The Mad ScientistAugust 29, 2018

We thought we knew everything about Bryson DeChambeau. Then he told us about his brain training and ping-pong robot

Gregory Shamus

There is a lot going on inside that head of Bryson DeChambeau's. (Photo by Gregory Shamus/Getty Images)

NORTON, Mass. -- We already knew that Bryson DeChambeau plays single-length irons, is fascinated by physics and was inspired by the book The Golfing Machine.

Here’s one more: He grew up playing ping-pong against an actual machine.

Like a lot of golfers, DeChambeau played more than one sport in his youth -- basketball, volleyball, soccer -- but his obsession with table tennis was next level.

“I used to practice at lunchtime with a couple buddies of mine against this little robot,” he said Wednesday from the Dell Technologies Championship. “We got a robot where this thing would shoot out the ball, different velocities, and different spin rates -- this is what professionals practice with. We practiced every lunch period for a couple of years. And I got pretty good, needless to say.”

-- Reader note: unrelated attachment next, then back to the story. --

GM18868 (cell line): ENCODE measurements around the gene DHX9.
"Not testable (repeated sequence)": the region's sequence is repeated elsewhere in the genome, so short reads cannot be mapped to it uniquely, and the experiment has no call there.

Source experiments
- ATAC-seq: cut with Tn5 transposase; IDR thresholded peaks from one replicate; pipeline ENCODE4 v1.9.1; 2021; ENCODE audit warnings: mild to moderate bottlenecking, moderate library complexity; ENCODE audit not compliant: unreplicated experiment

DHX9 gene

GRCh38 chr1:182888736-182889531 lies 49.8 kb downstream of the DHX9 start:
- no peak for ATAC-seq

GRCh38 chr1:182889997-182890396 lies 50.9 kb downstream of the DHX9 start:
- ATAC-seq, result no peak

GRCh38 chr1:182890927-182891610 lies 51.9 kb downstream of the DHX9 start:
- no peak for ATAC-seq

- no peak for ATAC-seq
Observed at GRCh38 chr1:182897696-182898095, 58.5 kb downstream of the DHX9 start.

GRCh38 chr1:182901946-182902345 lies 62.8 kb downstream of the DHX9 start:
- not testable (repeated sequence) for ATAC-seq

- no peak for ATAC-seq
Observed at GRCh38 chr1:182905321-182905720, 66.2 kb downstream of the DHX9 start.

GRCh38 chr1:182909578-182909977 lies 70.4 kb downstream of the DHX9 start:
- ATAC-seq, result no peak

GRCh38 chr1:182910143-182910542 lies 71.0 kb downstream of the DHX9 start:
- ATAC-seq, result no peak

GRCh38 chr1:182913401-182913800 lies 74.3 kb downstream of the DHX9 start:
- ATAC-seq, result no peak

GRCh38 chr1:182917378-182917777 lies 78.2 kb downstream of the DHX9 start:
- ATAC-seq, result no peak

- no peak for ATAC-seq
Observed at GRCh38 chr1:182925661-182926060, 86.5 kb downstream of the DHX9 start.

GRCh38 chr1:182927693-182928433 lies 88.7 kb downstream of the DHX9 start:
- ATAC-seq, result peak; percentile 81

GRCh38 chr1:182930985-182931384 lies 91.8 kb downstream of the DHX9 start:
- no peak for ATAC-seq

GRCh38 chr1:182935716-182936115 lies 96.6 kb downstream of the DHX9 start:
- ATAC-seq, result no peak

That should come in handy next month when he presumably makes his first Ryder Cup team.

Asked if he bought it or built it -- naturally -- DeChambeau reiterated the former, adding, “I didn't have any coding knowledge back then.”

So much to unpack there.

RELATED: Are single-length irons (like Bryson DeChambeau's) right for you?

The brain of course has become a more recent interest for DeChambeau, who added that he has been working with a company galled Neuro Peak over the past month to help his game on the course.

How so?

“They've been helping me out tremendously about how to produce proper brain frequencies to get into parasympathetic states and sympathetic states when I need to,” he said. “Last week in certain situations when I didn't execute a shot properly, when my heart rate got up, I was able it to control it and get it back down, based on breathing and stuff like that.”

That idea was spawned from a relationship with Greg Roskopf, the founder of a company called Muscle Activation Techniques.

RELATED: USGA says Bryson DeChambeau's compass is against the rules

Of course it only goes so far. DeChambeau hasn’t mastered using his mind to control where the ball ends up.

“I am not qualified to answer,” DeChambeau said with a smile.

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